You cannot compare Russia to China as it is a completely different market. Russia is a good country for us but not substantially, definitely not as important as the Middle East, which is our third biggest market worldwide, bigger than Europe. Regarding Nigeria, we are always looking at unexplored territory and that is driven by our analysis of Ultra high networth individuals (UHNI) of those countries. Nigeria grew massively over the last few years with UHNI, and once that happens we get more and more demand into Goodwood directly and this is our first signal to look into those markets. We are not interested in harvesting low hanging fruits for one or two years but are interested in a sustainable business story for us and the dealer. And we believe that Nigeria is in a position to deliver that over the next 10-15 years and for that reason we are now entering Nigeria. But we are talking about small volumes compared to the Middle East, but you need to have a foot in the door early. We saw the same pattern when we entered South America two years ago, but now it is growing sustainably.

Rolls Royce has Phantom and Phantom II, your bestsellers. The Ghost which brought in younger customers and now you have the Wraith, which is the most powerful Rolls Royce ever. How do you differentiate between these and who is the average customer who would drive the Phantom, the Ghost or the Wraith?

You can differentiate it by the way people are dressed. The Phantom is the Tuxedo, the car for occasions, very often chauffer-driven, a car that underlines your position in society. Whilst Ghost is the tailor-made business suit, the car which is used daily to go from home to office and back and many of our customers are sitting behind the wheels themselves. Wraith is more the casual styled Rolls Royce, more informal, self-driven massively by younger people. We learnt that the youngest Wraith customer worldwide is not coming any longer from Asia but from Oman, as we have a customer who is around 25-26 years of age.

There is talk about an electrically powered Rolls Royce. Your customers have conventional preferences. Do you think that an electric Rolls Royce would be acceptable to them?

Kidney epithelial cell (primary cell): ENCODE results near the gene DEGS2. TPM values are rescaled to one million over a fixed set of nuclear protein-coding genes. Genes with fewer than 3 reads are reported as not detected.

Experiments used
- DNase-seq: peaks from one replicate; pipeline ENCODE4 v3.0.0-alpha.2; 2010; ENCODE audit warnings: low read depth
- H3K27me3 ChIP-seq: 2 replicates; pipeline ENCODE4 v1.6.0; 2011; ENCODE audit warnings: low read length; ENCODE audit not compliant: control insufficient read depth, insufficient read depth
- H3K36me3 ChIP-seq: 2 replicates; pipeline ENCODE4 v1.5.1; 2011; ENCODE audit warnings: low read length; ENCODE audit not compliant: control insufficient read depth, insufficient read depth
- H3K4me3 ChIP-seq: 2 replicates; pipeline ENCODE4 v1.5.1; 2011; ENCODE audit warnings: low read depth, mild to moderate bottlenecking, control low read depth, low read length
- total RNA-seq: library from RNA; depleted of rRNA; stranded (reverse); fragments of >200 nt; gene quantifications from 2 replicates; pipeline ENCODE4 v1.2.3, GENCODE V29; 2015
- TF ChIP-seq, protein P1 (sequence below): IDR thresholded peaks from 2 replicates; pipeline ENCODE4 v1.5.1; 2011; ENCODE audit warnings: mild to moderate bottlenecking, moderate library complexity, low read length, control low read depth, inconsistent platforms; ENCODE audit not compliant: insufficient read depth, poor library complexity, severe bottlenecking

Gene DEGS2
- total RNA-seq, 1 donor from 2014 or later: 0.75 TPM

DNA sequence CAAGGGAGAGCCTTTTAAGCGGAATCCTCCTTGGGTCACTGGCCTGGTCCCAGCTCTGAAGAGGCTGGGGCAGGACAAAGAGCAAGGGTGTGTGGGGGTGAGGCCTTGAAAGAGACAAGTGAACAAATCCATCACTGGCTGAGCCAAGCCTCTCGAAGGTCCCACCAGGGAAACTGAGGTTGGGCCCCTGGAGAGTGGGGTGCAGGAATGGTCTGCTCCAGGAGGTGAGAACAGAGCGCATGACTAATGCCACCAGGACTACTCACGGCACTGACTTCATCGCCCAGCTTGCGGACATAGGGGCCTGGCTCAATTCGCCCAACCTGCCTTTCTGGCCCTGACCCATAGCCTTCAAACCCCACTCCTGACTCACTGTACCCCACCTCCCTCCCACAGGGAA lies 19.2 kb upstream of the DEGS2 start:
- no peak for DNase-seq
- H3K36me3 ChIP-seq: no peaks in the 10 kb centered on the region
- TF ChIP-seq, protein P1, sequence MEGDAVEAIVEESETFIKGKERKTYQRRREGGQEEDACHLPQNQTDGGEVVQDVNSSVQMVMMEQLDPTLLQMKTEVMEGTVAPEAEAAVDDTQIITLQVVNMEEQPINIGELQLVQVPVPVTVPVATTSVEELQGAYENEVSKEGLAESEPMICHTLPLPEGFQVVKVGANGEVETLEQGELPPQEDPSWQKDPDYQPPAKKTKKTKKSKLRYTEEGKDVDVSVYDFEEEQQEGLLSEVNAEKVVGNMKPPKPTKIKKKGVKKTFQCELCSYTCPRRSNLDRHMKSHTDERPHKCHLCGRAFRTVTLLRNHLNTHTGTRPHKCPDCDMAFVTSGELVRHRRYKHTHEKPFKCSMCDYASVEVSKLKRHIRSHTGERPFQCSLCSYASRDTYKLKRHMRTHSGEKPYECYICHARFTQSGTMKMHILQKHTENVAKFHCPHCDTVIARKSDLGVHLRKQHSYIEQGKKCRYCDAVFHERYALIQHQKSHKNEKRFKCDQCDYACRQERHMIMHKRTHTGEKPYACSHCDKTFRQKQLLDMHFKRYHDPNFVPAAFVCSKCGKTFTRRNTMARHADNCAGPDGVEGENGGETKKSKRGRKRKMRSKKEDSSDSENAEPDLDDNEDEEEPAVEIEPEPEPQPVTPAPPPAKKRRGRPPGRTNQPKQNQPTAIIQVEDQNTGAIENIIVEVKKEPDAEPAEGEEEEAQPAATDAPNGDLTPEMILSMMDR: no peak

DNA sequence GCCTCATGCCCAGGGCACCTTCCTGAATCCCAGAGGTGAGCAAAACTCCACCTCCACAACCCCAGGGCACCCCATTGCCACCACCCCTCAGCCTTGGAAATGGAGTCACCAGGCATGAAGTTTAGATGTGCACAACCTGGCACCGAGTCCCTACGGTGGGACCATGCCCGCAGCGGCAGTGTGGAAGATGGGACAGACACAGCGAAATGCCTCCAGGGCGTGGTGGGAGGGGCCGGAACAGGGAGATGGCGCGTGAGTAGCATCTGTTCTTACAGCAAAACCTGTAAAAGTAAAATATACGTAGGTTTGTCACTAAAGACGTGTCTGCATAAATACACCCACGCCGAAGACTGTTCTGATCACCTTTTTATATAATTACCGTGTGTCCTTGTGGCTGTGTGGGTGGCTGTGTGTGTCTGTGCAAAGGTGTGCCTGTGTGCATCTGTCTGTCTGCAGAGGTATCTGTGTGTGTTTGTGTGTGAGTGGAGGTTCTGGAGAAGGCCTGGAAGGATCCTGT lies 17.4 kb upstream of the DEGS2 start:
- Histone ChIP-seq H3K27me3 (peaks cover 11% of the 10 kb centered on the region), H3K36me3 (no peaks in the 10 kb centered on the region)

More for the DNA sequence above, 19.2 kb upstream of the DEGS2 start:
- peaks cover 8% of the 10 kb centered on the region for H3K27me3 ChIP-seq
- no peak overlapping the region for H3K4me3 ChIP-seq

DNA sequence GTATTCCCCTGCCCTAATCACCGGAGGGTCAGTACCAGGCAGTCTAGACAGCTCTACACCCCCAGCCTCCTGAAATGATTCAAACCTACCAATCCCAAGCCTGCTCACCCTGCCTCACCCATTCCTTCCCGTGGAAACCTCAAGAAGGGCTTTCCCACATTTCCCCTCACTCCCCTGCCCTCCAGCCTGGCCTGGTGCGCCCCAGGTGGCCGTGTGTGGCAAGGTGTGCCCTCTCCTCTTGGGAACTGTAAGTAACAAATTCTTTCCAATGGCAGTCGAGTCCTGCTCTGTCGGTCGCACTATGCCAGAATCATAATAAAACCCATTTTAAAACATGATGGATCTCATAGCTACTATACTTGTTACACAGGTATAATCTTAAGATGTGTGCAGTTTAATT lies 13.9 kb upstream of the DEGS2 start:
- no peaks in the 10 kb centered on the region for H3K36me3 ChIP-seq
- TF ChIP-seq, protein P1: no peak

In principle, an electric engine fits very well with a Rolls Royce, as it generates a lot of torque, in addition to the silence of the engine and an unbelievable feeling of waftability. You are referring to the 102 EX – our concept car that was showcased at the Geneva Motor Show in 2011. This car got ambivalent reactions from customers worldwide, as we got over 500 of our customers to drive it and the major feedback was that 100-120 miles per hour range was not acceptable and I completely understand that, because our customers do not live in city centres but in the outskirts of cities and for that reason they have some commuting distance. Secondly, the charging time was not seen as being really beneficial to them as it was too long, so it all goes back to better technology. If we come up with ground breaking technology, with completely different performance patterns compared to what we have today, then I would say ‘why not’, but the intermediate solution is a plug-in hybrid, that gives you both, enough range for longer distances but also electric commuting particularly in city centres. The reason why I am on it is because we may get forced in certain cities by the legal side. It is not a customer request, but we need it and we are looking into it.

Are there any plans for a Rolls Royce 4×4 in future?

It is an interesting segment, particularly here in this region. The segment grew even in times of an economic slowdown, and what will come is a high-end luxury sub-segment in this market and for that reason it is very interesting to us. The question for me is if Rolls Royce fits into this segment. Rolls Royce is by nature neither sport, nor utility and for this reason we are looking into it and investigating what could a Rolls Royce be, what could it look. Our designers are on it and they are doing first sketches. There is clear agreement with my shareholders, the BMW group, that unless we are completely convinced that the car is right and fits into the brand we will make no decision. Another reason for this is because we are limited in terms of our volume growth in Goodwood.